ITD is correct about the taxes. Several times in the not-so-distant-past, the whole subject of taxes, tax rates, assessments, etc., has been discussed to the point of absurdity on this Forum. What posters seem to forget is that every Town is different, and within each Town there are differences due to specific exemptions for age, veteran status, some health conditions, and several others. Generally speaking, throughout New Hampshire, local taxes are calculated in the same way, but making a comparison from Town to Town based on the bottom line isn't always an accurate comparison. It is accurate dollar for dollar, but not tax bill for tax bill. This is a good time of year NOT to be the town assessor or the town tax collector.
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Old 11-23-2021, 05:49 PM   #9
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Taxes go up because politicians and voters (if town meeting) spend more, that's the only reason. Increased property values have little to do with it.

Towns vote to spend money. They total up all the spending and come up with a levy. This is the total amount of money they need to collect. Then the figure out the assessed value of all the taxable properties, use the levy and the valuation to determine the tax rate, which is basically a multiplier, a meaningless number other than it's usefulness to apportion your share of the levy based on your percentage of the the total taxable property used.


Increased spending causes taxes to go up, not property values.

The only disclaimer is that if for some reason your property increases in value more than the town wide average increases your taxes may increase more than your neighbor, because your portion of the levy increased.

We need to stop this myth that increased assessments cause taxes to increase, that is not true. Every dollar of that increased tax has to be voted on by politicians and voters, who vote either directly via town meeting, or indirectly via the politicians they elect in non-town meeting municipalities.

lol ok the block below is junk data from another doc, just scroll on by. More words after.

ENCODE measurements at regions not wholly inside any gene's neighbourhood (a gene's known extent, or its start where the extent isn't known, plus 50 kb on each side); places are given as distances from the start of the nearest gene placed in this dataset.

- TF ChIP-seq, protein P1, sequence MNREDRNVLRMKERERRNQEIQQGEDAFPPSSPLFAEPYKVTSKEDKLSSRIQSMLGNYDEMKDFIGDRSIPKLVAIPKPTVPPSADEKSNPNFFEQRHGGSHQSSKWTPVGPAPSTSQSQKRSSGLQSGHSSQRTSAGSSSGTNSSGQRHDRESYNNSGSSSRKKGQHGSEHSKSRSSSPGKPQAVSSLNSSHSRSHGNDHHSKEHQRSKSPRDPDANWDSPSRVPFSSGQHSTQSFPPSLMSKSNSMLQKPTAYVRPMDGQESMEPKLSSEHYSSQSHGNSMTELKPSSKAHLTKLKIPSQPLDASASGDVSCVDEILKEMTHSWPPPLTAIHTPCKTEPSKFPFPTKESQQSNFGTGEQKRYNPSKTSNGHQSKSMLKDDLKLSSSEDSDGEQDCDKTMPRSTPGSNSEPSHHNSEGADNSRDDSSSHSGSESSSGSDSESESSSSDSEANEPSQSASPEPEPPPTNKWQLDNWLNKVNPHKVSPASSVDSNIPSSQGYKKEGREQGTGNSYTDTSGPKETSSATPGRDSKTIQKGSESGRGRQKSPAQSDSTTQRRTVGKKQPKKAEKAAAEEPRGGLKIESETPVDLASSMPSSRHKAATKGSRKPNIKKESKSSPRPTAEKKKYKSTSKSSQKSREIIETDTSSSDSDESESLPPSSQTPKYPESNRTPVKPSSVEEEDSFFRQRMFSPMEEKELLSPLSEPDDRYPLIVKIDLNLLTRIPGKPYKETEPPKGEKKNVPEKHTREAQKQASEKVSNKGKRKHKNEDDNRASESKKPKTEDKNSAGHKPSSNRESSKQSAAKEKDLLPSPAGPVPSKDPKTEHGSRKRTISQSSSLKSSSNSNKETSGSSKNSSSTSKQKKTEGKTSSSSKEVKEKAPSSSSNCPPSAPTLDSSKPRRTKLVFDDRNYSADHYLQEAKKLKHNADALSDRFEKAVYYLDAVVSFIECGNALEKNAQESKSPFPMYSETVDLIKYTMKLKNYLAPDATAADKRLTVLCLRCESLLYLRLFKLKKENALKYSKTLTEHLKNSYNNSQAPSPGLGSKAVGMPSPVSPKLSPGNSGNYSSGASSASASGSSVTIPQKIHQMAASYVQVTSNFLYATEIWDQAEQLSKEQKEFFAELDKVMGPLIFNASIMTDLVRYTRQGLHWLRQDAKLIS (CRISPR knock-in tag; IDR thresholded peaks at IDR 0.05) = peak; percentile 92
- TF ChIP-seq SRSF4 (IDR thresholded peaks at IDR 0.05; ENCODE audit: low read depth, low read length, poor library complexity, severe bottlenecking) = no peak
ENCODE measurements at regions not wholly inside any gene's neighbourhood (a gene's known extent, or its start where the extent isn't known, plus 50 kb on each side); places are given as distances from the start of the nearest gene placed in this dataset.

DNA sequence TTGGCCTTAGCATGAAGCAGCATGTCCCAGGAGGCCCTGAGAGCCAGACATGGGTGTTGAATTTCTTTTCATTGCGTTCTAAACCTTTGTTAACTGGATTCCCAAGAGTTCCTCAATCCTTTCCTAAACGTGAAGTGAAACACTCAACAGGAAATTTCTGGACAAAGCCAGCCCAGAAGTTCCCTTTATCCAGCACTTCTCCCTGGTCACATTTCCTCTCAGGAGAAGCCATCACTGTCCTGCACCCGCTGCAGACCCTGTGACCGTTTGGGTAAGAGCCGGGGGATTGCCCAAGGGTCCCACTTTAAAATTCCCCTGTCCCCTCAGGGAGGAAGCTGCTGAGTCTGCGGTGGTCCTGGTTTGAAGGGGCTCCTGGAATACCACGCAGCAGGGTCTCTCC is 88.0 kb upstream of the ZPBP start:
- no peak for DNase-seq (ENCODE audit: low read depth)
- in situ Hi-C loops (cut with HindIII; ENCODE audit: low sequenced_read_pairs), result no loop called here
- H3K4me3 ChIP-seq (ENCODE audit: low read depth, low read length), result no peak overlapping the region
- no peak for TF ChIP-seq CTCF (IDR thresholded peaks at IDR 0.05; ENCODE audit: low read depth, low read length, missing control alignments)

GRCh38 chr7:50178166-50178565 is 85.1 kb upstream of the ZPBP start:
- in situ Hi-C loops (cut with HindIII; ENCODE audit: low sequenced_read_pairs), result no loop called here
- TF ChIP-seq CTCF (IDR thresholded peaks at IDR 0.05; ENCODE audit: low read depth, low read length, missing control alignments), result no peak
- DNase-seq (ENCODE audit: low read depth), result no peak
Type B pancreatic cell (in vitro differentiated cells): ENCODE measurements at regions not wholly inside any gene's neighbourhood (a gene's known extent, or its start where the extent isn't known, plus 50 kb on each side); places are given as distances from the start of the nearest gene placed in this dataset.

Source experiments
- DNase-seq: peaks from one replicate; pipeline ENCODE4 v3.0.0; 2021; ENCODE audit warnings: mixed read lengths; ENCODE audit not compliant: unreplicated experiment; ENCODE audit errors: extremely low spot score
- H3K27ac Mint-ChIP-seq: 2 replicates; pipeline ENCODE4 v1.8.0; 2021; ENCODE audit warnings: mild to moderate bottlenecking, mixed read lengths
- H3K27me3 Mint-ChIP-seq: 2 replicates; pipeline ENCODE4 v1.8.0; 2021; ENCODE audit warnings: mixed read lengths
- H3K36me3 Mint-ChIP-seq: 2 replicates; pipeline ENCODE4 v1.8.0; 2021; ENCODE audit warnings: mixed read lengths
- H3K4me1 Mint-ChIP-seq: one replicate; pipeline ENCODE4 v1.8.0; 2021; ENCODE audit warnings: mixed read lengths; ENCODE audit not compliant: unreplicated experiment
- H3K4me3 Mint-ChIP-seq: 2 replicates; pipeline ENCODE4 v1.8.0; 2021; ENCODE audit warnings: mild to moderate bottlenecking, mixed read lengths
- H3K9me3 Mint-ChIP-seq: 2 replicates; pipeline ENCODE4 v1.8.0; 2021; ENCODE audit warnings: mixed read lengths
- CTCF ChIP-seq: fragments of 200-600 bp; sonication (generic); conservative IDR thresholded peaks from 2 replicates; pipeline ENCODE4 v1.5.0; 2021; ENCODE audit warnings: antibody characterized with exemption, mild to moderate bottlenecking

Okay, but when property values increase, I've always felt it sort of gives politicians/voters the idea they have more money without having to increase the tax rate. So, with this 'permission' they are less reluctant to curb the temptation to spend. It's a bit of smoke and mirrors but I think higher property values do have a role in the spending decisions that follow and in resultant future tax hikes. They don't directly 'cause' tax increases but they may 'encourage' additional spending. And once those expenditures occur, it's difficult to pull back when property values decrease. It's then that tax rates must increase.
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Old 11-23-2021, 06:37 PM   #10
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It may have some psychological effect.

But I imagine that more property owners know the annual amount they pay than the tax rate. You make the check out for the amount so it becomes more ingrained.

There was a debate one time that if we moved town meetings to after the tax bill was paid, that a lot less voting to increase spending would occur. I think that psychological effect may have more of an impact, but so many don't vote that are qualified to do so, that I really am not sure.
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Old 11-23-2021, 07:03 PM   #11
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We need to stop this myth that increased assessments cause taxes to increase, that is not true. Every dollar of that increased tax has to be voted on by politicians and voters, who vote either directly via town meeting, or indirectly via the politicians they elect in non-town meeting municipalities.
That is true, except a substantial portion of the tax base is made up of non voting, non resident taxpayers. That is taxation without representation!
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Old 11-23-2021, 07:22 PM   #12
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Only in some towns.
But the choice to become a resident or not is fully up to them.
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Old 11-23-2021, 07:32 PM   #13
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Okay, but when property values increase, I've always felt it sort of gives politicians/voters the idea they have more money without having to increase the tax rate. So, with this 'permission' they are less reluctant to curb the temptation to spend. It's a bit of smoke and mirrors but I think higher property values do have a role in the spending decisions that follow and in resultant future tax hikes. They don't directly 'cause' tax increases but they may 'encourage' additional spending. And once those expenditures occur, it's difficult to pull back when property values decrease. It's then that tax rates must increase.
It's inexcusable for a politician to not understand how these taxes work, but believe it or not, I've run into a couple.
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Old 11-23-2021, 07:34 PM   #14
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That is true, except a substantial portion of the tax base is made up of non voting, non resident taxpayers. That is taxation without representation!
Amen, but those of us with more than one home go into that with eyes fully open. Moultonboro does give a chance for non voting tax payers to hear and speak about the subject each year, and generally if you can prove you are a tax payer, you are allowed to speak at meetings.